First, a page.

These articles were published in the Spectacular Slovakia travel guide, published annually by The Slovak Spectator since 1996. The latest editions can be obtained from our online shop.

Bottle Jugglers and Lenin Posters

Bratislava's Mean, Mad, Pub Scene

By Dewey Smolka

    KGB bar
 KGB bar
 Photo: Ján Svrček

Slovakia's capital can be a place of shocking contradictions. There's the shiny, angular eyesore across from the baroque presidential palace, for example. Or the massive, space-age, and oh-so-functional Nový Most (New Bridge) with its UFO-like tower restaurant, the construction of which chopped Bratislava's lovely Old Town in two and led the way to the Communist gotham-city suburb of Petržalka.

Or the fact that in the capital of a country that so likes its pivo (beer) -Slovaks are 10th in the world in annual beer consumption per capita - it can be downright challenging to find one that's not imported, at least in the swanky, glass-fronted watering holes of Old Town.

Take for example the Greenwich Meantime Cocktail Bar (Zelená 10), which admittedly holds no pretence of being your average Slovak pub. Most people earning average Slovak wages would balk at the 30-page drinks menu featuring seven flavours of mojito and no less than 17 different Caipirnhas, ranging from Sk119 to Sk149. The only beer on the menu is a small Zlatý Bažant, locally produced but a bit dear at Sk60.

Nonetheless, the pub's self-consciously hip interior, Latin music, and Tom Cruise wannabe bartenders (complete with turned up collars and bottle-juggling antics) keep the placed packed with well-heeled locals and foreigners, particularly on weekends.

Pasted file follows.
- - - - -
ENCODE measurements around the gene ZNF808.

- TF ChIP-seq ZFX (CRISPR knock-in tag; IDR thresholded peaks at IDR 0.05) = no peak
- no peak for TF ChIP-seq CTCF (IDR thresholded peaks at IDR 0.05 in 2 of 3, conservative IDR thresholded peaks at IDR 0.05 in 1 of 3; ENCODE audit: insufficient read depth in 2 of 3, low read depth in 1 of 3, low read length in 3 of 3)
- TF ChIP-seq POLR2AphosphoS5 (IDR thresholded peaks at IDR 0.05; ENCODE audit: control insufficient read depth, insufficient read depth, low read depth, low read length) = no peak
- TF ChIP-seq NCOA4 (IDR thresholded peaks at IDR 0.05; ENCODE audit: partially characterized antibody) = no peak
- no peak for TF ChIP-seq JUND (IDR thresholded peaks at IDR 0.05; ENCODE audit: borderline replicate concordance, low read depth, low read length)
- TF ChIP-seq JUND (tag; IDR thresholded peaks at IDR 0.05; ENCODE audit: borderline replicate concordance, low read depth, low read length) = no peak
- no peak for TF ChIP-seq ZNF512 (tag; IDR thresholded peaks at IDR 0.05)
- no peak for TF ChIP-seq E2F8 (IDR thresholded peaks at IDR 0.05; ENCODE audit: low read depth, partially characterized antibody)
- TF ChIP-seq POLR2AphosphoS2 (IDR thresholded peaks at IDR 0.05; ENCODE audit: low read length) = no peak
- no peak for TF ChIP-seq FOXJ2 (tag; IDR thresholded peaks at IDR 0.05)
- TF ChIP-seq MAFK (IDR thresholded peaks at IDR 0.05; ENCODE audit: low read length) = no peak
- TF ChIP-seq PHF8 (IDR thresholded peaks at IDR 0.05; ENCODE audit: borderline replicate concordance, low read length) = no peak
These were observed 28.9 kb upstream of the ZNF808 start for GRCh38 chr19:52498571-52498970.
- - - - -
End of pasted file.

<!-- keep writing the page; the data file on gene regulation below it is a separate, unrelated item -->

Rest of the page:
Perhaps before retiring to the muted glow of the Greenwich, a few people visit the Café De Zwaan, around the corner on Panská street. With comfortable wicker chairs on its summer terrace and a cool, subdued, wooded interior, this place has become a favourite meeting place for European bureaucrats and staffers of the many embassies in the area.

Belgian and Czech beers are on tap, starting at Sk35 for Prague's Staropramen and Sk45 for Stella Artois. Slovak brews, however, are nowhere to be found, and while the décor and drinks may be Western, the service standards are not. You may have to wait a bit, and you are not likely to get a smile.

Up the street and just off Hlavné Námestie, is Bratislava's famous (sometimes infamous) Irish pub, the Dubliner, a decent bet for a well-poured Guinness enjoyed around an open hearth and the ambient sound of English being spoken.

The summer terraces of the Dubliner and next door's Diablo, an ersatz Mexican cantina, are often full on warm summer evenings, but the privilege of occupying a seat doesn't come cheap. The Slovak beer on offer, Zlatý Bažant, runs Sk45, but, as a friend of mine once asked, why would you go the Irish if not for a Guinness? While refreshing, the Irish stout now runs Sk95 and is usually poured a bit faster than a purist would like.

With all the new terraces and café's spilling out into Old Town's streets, many visitors completely miss a line of cafés on the corner of Ventúrska and Panská. The five or six places, whose terraces seem to just blend into each other, are crowded and lively in early evening, and a beer is just about always Sk25 or less.